A sea of people flooded the streets of Hato Rey on Monday paralyzing the main highway for hours as part of a wave of relentless protests against Gov. Ricardo Rosselló, less than 18 hours after the embattled politician announced via a brief Facebook live video that he wouldn’t seek reelection and would step down as head of the pro-statehood New Progressive Party (NPP).
Far from quelling the rage and indignation sparked by leaked derisive text messages between him and his inner circle, Rosselló’s announcement seemed to fire up protesters and renew calls for his dismissal from powerful political figures, artists of different ideologies, cultural and civic organizations and former allies.
Rosselló not only ignored the generalized clamor for his resignation, but in his address vowed to fight future impeachmment proceedings, a statement that many detractors, and some statehood supporters, interpreted as an act of denial of the impending crisis.
Hours after the message, protests and calls for his resignation had spread all over Puerto Rico, Grand Central Station in New York and even aboard a plane that landed at the Luis Muñoz Marín Airport. Hashtags calling for Rosselló´s resignation were trending on Twitter and major international news outlets were covering the biggest march in the island´s history, according to some observers.
But, before demonstrators inundated stretches of the Las Américas Highway and other local roads in the heart of Hato Rey, Raúl Grijalva (Arizona-D), chair of the House Natural Resources Committee, the committee which oversees Puerto Rico in Congress, reiterated his call for Rosselló to step down “immediately to allow Puerto Rico to move forward” and warned that important discussions couldn’t happen in the midst of the current political crisis.
Other politicians and members of Congress like Jenniffer González- the non-voting representative of Puerto Rico, congresswomen Nydia Velázquez and Alexandra Ocasio Cortez- have expressed a preoccupation with the civil unrest and have called for Rosselló to initiate a peaceful transition of power. Hawaii’s Democrat representative and presidential contender Tulsi Gabbard joined protesters on Saturday, and Melissa Mark-Viverito -mentioned in the fouled chat- has attended several anti-Rosselló rallies, including Monday’s massive protest.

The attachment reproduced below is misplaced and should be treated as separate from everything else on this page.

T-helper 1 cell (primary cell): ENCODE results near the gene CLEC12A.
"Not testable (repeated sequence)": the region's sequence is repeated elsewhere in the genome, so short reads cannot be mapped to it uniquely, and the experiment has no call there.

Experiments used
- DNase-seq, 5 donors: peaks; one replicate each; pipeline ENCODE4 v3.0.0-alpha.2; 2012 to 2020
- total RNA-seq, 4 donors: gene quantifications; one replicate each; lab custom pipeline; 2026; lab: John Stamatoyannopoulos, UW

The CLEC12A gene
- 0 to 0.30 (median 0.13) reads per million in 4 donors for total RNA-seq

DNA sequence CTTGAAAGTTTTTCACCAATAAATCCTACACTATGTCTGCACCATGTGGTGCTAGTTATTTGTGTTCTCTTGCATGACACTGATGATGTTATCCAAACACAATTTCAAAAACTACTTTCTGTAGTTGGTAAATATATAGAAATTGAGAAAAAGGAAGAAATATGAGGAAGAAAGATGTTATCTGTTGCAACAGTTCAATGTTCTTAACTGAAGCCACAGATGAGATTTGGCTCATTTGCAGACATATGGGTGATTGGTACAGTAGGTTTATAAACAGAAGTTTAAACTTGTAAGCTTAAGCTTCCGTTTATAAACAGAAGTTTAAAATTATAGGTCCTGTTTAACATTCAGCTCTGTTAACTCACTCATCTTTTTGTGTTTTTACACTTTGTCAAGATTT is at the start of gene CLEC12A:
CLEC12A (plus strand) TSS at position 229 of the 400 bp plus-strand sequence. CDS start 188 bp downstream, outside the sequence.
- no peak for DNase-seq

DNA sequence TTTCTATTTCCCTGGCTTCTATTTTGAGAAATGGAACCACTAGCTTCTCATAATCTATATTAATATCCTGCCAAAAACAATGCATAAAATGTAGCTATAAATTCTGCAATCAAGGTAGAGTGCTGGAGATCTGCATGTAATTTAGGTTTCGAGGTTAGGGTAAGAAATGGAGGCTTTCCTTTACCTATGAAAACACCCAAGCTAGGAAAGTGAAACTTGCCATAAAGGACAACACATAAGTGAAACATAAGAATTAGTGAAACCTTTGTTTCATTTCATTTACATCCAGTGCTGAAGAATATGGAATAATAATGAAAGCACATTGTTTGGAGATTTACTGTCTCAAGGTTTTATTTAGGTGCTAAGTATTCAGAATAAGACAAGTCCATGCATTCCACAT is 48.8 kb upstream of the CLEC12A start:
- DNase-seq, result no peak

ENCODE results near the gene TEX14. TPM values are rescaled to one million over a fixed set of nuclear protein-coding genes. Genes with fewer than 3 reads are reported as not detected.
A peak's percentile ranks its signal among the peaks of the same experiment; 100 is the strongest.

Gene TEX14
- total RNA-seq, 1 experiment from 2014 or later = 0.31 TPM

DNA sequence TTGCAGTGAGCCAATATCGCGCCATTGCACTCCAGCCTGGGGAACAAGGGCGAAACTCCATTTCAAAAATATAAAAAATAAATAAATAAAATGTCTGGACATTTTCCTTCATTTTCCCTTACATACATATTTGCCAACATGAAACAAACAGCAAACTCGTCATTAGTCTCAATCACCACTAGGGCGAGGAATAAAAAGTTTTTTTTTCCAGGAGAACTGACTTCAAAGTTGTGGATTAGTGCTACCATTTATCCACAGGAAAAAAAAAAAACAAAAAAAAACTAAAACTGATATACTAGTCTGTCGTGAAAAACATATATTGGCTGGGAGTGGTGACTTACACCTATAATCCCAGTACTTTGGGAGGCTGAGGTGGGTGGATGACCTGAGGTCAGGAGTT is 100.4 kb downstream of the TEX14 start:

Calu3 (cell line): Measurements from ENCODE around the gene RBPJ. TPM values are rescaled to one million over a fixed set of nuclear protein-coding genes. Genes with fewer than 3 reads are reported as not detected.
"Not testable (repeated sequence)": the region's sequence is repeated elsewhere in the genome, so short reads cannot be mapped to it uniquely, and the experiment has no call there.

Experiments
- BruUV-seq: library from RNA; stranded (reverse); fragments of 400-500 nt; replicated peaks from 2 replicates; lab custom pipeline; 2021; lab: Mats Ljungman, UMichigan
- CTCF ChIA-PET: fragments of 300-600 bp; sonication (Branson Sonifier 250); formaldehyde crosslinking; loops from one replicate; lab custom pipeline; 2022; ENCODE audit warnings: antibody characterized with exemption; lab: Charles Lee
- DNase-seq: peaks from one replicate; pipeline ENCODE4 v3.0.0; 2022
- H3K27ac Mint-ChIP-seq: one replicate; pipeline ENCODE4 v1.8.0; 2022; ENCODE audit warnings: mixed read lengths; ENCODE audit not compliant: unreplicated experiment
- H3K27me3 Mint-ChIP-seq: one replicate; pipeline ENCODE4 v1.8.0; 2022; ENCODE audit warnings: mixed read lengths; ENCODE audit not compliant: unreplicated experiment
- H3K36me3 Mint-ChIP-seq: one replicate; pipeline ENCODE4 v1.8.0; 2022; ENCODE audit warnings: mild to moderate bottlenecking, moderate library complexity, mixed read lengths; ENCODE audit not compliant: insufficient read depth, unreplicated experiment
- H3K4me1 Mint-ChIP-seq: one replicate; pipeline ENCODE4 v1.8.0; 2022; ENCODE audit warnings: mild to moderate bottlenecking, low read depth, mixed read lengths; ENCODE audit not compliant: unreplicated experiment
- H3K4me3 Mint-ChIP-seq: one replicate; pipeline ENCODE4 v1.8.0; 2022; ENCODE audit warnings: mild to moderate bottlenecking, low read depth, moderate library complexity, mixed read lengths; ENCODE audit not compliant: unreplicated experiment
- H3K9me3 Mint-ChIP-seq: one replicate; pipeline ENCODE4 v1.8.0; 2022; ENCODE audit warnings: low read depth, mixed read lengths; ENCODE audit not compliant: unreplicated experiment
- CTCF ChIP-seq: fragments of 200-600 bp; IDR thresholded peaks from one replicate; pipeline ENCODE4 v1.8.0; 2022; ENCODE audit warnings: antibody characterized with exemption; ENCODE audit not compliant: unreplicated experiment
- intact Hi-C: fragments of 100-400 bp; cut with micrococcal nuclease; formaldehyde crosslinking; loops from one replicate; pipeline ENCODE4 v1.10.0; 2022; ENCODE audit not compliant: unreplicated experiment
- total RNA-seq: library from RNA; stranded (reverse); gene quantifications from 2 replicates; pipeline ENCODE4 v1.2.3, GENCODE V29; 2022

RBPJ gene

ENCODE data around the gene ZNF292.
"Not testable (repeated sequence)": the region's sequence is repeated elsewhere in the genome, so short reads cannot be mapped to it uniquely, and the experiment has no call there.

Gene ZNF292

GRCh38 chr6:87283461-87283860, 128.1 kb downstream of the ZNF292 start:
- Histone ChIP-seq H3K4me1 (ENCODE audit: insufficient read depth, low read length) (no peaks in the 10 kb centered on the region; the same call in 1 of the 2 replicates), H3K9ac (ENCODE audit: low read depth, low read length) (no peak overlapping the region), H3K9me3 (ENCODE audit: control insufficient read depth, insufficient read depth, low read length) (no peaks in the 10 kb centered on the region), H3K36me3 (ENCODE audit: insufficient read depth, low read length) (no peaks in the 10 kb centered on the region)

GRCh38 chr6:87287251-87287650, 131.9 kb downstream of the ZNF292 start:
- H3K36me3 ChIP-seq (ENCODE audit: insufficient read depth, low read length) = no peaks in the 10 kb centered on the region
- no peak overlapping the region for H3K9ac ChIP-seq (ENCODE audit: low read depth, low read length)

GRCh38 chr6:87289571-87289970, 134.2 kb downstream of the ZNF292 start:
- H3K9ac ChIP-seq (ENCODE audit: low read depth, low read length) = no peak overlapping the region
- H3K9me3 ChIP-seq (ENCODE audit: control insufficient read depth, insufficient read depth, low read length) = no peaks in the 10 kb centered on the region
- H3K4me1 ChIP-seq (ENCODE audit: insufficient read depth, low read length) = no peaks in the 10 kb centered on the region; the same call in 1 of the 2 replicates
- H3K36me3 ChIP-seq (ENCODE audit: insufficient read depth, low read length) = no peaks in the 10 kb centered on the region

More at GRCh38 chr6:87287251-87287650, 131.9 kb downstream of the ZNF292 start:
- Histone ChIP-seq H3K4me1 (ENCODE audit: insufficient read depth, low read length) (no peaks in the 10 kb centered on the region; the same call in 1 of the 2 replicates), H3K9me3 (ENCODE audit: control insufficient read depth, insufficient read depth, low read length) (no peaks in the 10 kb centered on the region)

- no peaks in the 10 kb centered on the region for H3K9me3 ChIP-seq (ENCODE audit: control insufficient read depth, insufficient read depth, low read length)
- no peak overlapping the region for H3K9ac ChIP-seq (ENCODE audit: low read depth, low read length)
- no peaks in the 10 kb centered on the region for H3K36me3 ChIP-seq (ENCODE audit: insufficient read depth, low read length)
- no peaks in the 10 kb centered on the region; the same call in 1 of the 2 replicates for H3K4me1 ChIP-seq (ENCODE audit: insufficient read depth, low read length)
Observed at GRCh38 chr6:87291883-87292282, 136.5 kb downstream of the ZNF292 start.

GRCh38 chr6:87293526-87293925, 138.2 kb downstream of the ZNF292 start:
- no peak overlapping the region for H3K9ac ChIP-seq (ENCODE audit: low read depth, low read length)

Early on Monday, hundreds of thousands of protesters from all corners of Puerto Rico descended on Roosevelt Avenue causing Plaza Las Américas, the largest shopping center in the Caribbean, and other businesses to shut down. Other companies and main universities also closed and gave employees an opportunity to attend demonstration.
Young and old -from all walks of life- arrived armed with Puerto Rican flags, whistles, umbrellas and sharp placards that expressed their disdain toward the governor and politicians in general. “Ricky Game Over”, “You are fired” and “They took away so much, that they took away our fear” were some of the banners that demonstrators carried during the demonstration just blocks away from the island’s financial district.
Defying the heavy rain, the crowd intoned catchy chants and passionately sang protest songs in a political show of force against Rosselló, who miles away gave an interview to Fox News.
Facing tough questions from anchor Shepard Smith, he insisted that he was not going resign, despite the unrest. “There are people who support me… from different groups… from the administration,” Rosselló said. Smith interrupted him several times, saying, “name one person, governor.”